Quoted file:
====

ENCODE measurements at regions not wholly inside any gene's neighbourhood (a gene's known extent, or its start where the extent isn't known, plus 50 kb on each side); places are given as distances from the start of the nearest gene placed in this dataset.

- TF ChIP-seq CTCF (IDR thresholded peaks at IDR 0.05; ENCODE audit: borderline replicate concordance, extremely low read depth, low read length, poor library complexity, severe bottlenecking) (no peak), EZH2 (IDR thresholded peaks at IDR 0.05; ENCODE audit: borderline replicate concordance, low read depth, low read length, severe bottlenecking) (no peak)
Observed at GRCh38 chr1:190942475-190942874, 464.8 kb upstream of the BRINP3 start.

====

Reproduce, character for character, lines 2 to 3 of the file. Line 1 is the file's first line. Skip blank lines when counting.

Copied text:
- TF ChIP-seq CTCF (IDR thresholded peaks at IDR 0.05; ENCODE audit: borderline replicate concordance, extremely low read depth, low read length, poor library complexity, severe bottlenecking) (no peak), EZH2 (IDR thresholded peaks at IDR 0.05; ENCODE audit: borderline replicate concordance, low read depth, low read length, severe bottlenecking) (no peak)
Observed at GRCh38 chr1:190942475-190942874, 464.8 kb upstream of the BRINP3 start.